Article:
mothers and mental health
There is a very common link between being a mother and having mental health problems. While mental health problems can occur at any stage of motherhood, research shows between 10% and 20% of mothers develop mental health problems during pregnancy or within a year of giving birth. Having a baby can bring up feelings of isolation, loneliness, anxiety, or depression. You are not alone in these feelings, and there are many sources of support out there.
Here are some mental health conditions that can occur during or after pregnancy:
Postnatal and Antenatal depression
Postnatal depression can occur after pregnancy and antenatal depression can occur during it – they share similar experiences and symptoms. The main symptoms of these are feeling low, low self esteem, disturbed sleep, and loss of energy. Some mothers also experience feelings of being detached from their baby or partner.
Obsessive compulsive disorder (OCD)
OCD can occur at any stage of pregnancy or post-pregnancy. This mental health condition involves both obsessions and compulsions. Obsessions are unwanted thoughts and compulsions are actions you feel you must do. You can learn more about OCD here.
Post Traumatic Stress Disorder (PTSD)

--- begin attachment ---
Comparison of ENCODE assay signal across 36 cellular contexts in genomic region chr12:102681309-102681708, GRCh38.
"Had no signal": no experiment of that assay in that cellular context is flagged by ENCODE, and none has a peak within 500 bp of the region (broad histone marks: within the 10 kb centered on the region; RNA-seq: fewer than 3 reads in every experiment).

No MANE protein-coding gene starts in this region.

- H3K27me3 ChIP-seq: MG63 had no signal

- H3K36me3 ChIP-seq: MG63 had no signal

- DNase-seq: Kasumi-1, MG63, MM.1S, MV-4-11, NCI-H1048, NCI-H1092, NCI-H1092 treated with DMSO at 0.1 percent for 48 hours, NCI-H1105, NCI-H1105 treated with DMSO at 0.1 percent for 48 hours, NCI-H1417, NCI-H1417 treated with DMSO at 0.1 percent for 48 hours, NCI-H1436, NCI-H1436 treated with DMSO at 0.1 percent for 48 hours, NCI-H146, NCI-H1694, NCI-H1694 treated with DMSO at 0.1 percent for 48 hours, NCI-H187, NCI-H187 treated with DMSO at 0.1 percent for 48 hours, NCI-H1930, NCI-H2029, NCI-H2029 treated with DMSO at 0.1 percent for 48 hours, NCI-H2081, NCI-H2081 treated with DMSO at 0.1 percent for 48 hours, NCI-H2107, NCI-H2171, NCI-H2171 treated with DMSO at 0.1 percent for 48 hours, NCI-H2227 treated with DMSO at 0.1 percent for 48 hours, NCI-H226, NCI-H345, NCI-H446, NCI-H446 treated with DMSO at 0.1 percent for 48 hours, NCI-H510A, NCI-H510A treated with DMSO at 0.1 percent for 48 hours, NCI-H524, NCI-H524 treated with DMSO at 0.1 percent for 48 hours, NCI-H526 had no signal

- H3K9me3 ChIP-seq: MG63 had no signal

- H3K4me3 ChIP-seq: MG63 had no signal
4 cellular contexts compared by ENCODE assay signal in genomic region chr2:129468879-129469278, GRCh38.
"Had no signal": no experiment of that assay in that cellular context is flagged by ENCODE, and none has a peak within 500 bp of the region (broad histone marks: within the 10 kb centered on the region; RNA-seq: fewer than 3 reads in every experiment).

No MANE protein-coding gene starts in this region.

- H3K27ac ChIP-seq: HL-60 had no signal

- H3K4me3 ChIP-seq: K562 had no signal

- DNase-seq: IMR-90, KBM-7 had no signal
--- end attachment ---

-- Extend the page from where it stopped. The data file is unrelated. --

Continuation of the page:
PTSD is an anxiety disorder that is caused by a traumatic event, such as giving birth. This mental health condition can make living day-to-day difficult, which is amplified when caring for a newborn. You can learn more about PTSD here.
If you are experiencing these mental health problems it is important to look after yourself, for you and your child. Here are some support suggestions:
Remember you are not a bad parent
It is so important to remember how common these conditions are to mothers and experiencing them does not make you a bad parent. Thinking about these conditions shows that you are thinking about your baby – that’s good parenting.
Talk to a medical professional
It is never too late to seek help. Medical professionals such as your midwife, health visitor, or GP are incredibly knowledgeable about these common mental health conditions and will be able to direct you to further sources of support.
Talk to a loved one
Opening up about your feelings to a loved one will remind you that you do not have to go through these experiences alone. Talking may help clear your mind and your loved one will want to help you seek support.
Our Advice and Support Service is open Monday to Friday, 10 am to 4 pm, where advisers can signpost you to local support that most fits your needs, including our Change Mental Health services. We offer initial advice on money worries and help to deal with emergencies.
Contact 0808 8010 515, email us at firstname.lastname@example.org or fill out the enquiry form on the Advice and Support Service page.